I just watched Susan Blackmore's video on Memes and Temes. The emergence of a third replicator, temes, that has no need for our wetware, makes the concept of "friendly mind children" anachronistic, simplistic, ludicrous. It's as if we silently passed a tipping point toward a Singularity of the Terminator/Eyeborg variety, and it's much closer than 2045.

 

Tags: Blackmore, Susan, Terminator, memes, replicator, temes

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This image brought to mind the intersection of temes and  the climate change crisis.

Are temes taking over financial trading as a sudden rise of a global ecology of interacting robots that trade on markets at speeds too fast for humans?

Researchers find sudden rise of global ecology of interacting robot...

Recently, the global financial market experienced a series of computer glitches that abruptly brought operations to a halt. One reason for these "flash freezes" may be the sudden emergence of mobs of ultrafast robots, which trade on the global markets and operate at speeds beyond human capability, thus overwhelming the system. The appearance of this "ultrafast machine ecology" is documented in a new study published on September 11 in Nature Scientific Reports.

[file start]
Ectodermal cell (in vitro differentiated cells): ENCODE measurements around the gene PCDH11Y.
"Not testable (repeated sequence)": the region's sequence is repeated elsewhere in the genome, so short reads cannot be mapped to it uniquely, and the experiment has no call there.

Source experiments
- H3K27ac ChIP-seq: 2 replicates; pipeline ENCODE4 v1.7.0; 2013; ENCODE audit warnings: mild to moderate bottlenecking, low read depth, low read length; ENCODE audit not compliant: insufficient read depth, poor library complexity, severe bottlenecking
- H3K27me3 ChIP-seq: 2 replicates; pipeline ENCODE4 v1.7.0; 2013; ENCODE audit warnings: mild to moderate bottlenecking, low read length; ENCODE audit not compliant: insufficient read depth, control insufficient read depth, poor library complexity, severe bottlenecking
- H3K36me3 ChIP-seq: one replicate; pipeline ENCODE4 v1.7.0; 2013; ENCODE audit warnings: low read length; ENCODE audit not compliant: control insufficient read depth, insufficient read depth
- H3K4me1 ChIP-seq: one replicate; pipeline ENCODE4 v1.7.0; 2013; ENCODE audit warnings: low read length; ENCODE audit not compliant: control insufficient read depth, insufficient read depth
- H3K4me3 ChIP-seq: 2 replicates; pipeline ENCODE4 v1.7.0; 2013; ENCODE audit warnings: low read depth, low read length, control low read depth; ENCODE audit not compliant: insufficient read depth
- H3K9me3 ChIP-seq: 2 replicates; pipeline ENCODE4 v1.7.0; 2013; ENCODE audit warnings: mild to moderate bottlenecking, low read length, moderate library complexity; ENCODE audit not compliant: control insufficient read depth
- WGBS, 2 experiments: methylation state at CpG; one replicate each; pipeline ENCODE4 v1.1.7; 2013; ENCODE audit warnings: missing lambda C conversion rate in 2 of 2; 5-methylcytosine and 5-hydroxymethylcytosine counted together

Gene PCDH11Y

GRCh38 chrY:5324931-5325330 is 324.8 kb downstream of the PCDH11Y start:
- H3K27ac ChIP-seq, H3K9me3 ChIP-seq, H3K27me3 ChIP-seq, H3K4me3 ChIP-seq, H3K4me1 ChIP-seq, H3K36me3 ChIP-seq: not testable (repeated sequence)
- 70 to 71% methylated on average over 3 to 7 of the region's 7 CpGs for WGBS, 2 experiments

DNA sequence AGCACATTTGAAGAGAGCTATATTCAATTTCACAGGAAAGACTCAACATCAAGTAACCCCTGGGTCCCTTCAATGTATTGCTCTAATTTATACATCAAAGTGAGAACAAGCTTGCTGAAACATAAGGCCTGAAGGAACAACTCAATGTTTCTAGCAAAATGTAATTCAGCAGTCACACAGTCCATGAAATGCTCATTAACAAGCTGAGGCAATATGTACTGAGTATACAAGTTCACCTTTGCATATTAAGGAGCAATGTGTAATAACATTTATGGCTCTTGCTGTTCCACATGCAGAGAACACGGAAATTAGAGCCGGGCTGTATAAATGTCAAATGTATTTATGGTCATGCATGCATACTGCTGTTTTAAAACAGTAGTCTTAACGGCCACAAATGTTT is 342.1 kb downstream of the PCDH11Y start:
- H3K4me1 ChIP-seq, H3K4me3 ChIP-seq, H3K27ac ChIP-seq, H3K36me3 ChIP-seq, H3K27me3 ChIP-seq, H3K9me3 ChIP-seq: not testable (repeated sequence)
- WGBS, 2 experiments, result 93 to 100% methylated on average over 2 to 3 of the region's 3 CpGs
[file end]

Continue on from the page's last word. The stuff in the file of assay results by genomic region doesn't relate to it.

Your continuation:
The findings suggest that for time scales less than one second, the financial world makes a sudden transition into a cyber jungle inhabited by packs of aggressive trading algorithms. "These algorithms can operate so fast that humans are unable to participate in real time, and instead, an ultrafast ecology of robots rises up to take control," explains Neil Johnson, professor of physics in the College of Arts and Sciences at the University of Miami (UM), and corresponding author of the study.

"As long as you have the normal combination of prey and predators, everything is in balance, but if you introduce predators that are too fast, they create extreme events," Johnson says. "What we see with the new ultrafast computer algorithms is predatory trading. In this case, the predator acts before the prey even knows it's there."

Read more at: http://phys.org/news/2013-09-sudden-global-ecology-interacting-robo...

"Our findings show that, in this new world of ultrafast robot algorithms, the behavior of the market undergoes a fundamental and abrupt transition to another world where conventional market theories no longer apply," Johnson says. [emphasis mine]

"As long as you have the normal combination of prey and predators, everything is in balance, but if you introduce predators that are too fast, they create extreme events," Johnson says. "What we see with the new ultrafast computer algorithms is predatory trading. In this case, the predator acts before the prey even knows it's there."

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